Didn't know about the Highlander Hybrid. But makes sense. Reminds me how the Intergra oil filters were priced more, even though it was the same oil filter as the Prelude or Civic, just a different part number. Man these manufactures. Screw you because it is a "upscale" brand.
     
  14. writes123

    writes123 Junior Member

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    check out this site:

    PriusDIY.com: Maintenance Tutorials - Toyota Prius

    specifically engine air filter, MAF, throttle body. it has pics and everything.
     
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  15. exstudent

    exstudent Senior Member

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    Contact Avi @Avi's Advanced Automotive to get non-dealership pricing for the Water Pump and Brake Flush. He seems to have a good reputation and chimes in every so often on Prius Chat. His Prius Chat profile lists 323-284-7922; LINK
    Yelp shows a Tijunga location, and phone number of 818-352-0097. LINK
    Santa Monica to Tijunga, maybe 30-45minutes away, w/ little to no traffic of course.

    Throttle, TB (Throttle Body), ICE (Internal Combustion Engine) Plate, are all referring to the same thing. Just everyone has a preferred term they are using for the same item. Understandable how you can be confused.

    These are the decent videos showing the Throttle Body being cleaned. Each car requires different stuff to be removed to get unobstructed access to the Throttle Body; don't pay attention to that, since the Gen 2 Prius is SUPER EASY to get to. The actual cleaning is what you need to see. You should feel confident to tackle this specific maintenance task after seeing these videos. Just out of curiosity, did the dealer say there was an error code for this $390 "intake manifold oil service built-up?" I'm guessing No.

    If you want. You can watch me do this to my wife's Prius, then do it to your car; I have the tools for this. Just PM me (via "start a conversation" link in my profile) . Monkey see, monkey do, now you can do this yourself, forever.

    If you lack a lot of automotive tools, Sears has a 250 piece Mechanics tool set that seems to regularly go on sale for $139. LINK This would be a great starting point for you. You can also wait for the Black Friday sale this year (11-28-2014) , as Home Depot, Lowe's, and Sears, will have very similar Mechanics Tool Sets for great prices. Sears had 220pieces for $100 in 2013; LINK.
     
    #35 exstudent, Sep 22, 2014
    Last edited: Sep 22, 2014
  16. TryingToLearn

    TryingToLearn Junior Member

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    Thanks! I realize I also should have specified, is intake manifold mean the same thing as throttle, ICE, etc?
     
  17. Mendel Leisk

    Mendel Leisk Senior Member

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    ICE is the pretentiously verbose Internal Combustion Engine, reduced to an unintelligible acronym, when engine would serve.
     
  18. Patrick Wong

    Patrick Wong DIY Enthusiast

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    1. Again, I would encourage you to first make sure that the engine coolant pump is actually leaking before you spend $600 to have it replaced - unless you have more money than you know what to do with. Look at the pump pulley for a pinkish stain which is dried antifreeze residue. In very bad cases there will be spray on the under hood insulating pad or an accumulation on the air conditioner compressor. If you don't see anything, ask the service writer to show you the leak and if you don't see a pinkish stain, then you know there is no problem.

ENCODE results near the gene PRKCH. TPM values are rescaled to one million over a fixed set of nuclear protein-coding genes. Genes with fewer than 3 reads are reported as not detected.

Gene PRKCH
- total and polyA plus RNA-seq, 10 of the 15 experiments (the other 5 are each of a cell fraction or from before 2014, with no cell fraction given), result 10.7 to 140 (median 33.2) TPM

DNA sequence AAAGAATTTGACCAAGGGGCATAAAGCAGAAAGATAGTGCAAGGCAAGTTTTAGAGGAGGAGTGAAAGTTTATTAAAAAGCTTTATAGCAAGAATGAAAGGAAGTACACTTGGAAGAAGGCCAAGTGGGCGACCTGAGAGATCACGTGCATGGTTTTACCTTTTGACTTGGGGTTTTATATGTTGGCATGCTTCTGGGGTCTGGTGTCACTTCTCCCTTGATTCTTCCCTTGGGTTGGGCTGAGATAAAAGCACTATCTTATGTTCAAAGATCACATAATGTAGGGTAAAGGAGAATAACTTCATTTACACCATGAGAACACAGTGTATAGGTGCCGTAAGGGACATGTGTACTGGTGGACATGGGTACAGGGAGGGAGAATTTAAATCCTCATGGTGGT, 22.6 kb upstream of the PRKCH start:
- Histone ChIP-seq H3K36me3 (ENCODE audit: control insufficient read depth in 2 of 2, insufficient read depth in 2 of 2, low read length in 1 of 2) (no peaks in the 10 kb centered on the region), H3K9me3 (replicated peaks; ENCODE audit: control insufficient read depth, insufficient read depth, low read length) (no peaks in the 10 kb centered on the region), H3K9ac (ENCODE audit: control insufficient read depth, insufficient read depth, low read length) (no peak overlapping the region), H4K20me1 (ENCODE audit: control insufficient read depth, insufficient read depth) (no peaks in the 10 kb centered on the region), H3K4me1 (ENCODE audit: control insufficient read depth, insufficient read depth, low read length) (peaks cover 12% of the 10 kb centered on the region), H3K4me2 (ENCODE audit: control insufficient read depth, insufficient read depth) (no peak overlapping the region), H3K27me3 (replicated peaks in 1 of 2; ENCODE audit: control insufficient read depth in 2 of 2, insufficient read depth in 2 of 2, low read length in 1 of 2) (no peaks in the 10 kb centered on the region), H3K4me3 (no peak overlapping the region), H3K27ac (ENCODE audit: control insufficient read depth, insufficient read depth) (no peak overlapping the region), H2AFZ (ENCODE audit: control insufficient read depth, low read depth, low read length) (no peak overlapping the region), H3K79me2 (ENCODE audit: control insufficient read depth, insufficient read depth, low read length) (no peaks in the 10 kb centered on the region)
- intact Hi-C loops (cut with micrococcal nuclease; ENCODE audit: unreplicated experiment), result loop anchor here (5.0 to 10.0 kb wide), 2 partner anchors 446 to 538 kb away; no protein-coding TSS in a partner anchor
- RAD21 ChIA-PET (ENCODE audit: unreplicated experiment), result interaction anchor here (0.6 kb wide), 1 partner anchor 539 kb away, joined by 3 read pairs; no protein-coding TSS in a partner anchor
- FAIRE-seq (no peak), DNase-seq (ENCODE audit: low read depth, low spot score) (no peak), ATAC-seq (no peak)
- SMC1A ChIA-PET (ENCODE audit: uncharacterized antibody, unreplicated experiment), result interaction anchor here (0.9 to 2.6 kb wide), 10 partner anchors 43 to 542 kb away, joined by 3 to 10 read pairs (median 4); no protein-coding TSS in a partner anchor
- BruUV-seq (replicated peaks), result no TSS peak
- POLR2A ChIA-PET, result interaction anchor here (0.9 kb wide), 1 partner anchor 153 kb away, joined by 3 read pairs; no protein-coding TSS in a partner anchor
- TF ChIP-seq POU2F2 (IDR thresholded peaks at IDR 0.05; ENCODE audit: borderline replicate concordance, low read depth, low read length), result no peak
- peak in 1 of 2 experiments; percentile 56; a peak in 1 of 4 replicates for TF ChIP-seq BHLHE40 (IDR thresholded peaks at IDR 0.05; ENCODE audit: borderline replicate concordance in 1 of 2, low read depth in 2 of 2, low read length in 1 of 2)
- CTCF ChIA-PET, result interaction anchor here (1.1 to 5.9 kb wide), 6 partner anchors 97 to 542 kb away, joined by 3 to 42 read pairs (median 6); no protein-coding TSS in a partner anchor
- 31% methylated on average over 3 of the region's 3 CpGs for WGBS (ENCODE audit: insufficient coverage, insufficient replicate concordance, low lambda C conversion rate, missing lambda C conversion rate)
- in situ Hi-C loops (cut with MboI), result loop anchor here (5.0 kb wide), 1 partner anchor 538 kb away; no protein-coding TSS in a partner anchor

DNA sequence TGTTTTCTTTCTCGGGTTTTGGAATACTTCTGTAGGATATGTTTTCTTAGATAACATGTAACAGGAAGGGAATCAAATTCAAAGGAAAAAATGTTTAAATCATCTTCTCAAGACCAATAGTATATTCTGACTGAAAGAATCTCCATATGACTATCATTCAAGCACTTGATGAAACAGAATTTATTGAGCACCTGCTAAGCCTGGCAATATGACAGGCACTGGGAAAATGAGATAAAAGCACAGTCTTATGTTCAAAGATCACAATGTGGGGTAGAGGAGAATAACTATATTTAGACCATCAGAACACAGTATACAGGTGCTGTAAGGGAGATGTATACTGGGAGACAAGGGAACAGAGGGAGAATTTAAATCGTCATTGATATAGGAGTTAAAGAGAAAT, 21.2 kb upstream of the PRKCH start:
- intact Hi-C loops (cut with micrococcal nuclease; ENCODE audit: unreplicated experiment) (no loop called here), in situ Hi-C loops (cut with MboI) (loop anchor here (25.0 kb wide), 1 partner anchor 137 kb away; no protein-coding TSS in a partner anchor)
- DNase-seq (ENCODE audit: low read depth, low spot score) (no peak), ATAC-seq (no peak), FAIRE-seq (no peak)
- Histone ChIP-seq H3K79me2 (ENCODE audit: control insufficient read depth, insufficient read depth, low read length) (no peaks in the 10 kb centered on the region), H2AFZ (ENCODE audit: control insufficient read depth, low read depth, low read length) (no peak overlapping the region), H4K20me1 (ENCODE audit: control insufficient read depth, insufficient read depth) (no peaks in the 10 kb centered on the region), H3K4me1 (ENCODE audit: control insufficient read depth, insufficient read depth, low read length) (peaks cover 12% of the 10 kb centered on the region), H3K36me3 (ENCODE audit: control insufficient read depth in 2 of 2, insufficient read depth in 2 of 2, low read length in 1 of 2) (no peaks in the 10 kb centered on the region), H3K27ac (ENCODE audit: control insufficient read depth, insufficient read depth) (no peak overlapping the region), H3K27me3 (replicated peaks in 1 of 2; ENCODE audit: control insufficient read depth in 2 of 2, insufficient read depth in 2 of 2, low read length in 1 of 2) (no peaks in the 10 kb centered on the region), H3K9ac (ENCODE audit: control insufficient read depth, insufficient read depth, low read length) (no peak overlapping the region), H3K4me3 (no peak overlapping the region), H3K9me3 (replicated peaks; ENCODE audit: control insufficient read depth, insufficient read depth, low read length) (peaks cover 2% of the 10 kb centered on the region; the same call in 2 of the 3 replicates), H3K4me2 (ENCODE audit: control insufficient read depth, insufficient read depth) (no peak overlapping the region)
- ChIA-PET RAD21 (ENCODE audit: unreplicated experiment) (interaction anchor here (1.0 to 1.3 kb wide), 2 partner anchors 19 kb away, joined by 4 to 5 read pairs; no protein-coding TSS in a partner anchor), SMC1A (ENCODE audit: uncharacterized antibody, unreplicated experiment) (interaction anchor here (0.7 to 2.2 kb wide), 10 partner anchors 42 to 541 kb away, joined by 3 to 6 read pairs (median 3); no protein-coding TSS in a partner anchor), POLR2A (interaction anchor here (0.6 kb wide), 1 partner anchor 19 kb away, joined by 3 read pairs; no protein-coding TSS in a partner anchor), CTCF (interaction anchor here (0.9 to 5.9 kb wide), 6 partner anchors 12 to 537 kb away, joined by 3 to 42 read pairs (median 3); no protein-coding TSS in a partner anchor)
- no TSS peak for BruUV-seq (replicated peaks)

The pump itself costs $57 while the serpentine belt costs $14 (plus shipping) - I just bought the correct items at Autonation Toyota Gulf Freeway (Houston, TX) via weborder. So you can see how much profit the dealer wants to make on a service job that might take the tech 1 hour or so.

    If the pump actually needs to be replaced you might call around to get other quotes, from other nearby dealers and from independents that specialize in Toyota vehicle service.

    2. The brake fluid does not need to be changed at 30K miles unless you have more money burning a hole in your pocket and you are determined to give another gift to your dealer's service dept. However if you do decide to replace the brake fluid, this must be done by a dealership or by an independent who is trained on Prius service.

    3. The intake manifold "problem" is not necessarily a problem at all. Remove the air cleaner housing cover and use a flashlight to inspect the inside of the throttle body. Rotate the spring loaded shaft of the throttle plate to inspect the intake manifold which is visible below the throttle plate.

    If you see black gunk accumulated on the throttle body interior then you need to clean it off. Remove the air cleaner housing so you have access to the throttle body, and spray a clean cloth with throttle body cleaner. Use the cloth to scrub off any gunk. At 30K miles I really doubt that there is much to be concerned about in that area.

    If you have not noticed any drivability issues then you should not be concerned about #3.
     
  19. usnavystgc

    usnavystgc Die Hard DIYer and Ebike enthusiast.

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    Hi TryingToLearn,
    Patrick is giving great advice. Honestly, I would look under the car for pink coolant deposits on the water pump. It is my personal opinion that none of this service needs to be completed. I have seen numerous posts on here where dealers say the water pump is leaking but its not. The easiest way to tell is to check your engine coolant reservoir, and note how full it currently is (always check when engine hasn't been recently started preferably in the morning), then check it again a week later. If no change, your pump is not leaking significantly and doesn't need replaced.

    I would personally decline all service and find another dealer.
     
  20. cipsaz187

    cipsaz187 Member

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    My gf purchased the 2009 Prius with the 26k miles on it and the hw electric water pump has been replaced at 23k miles according to toyota service history.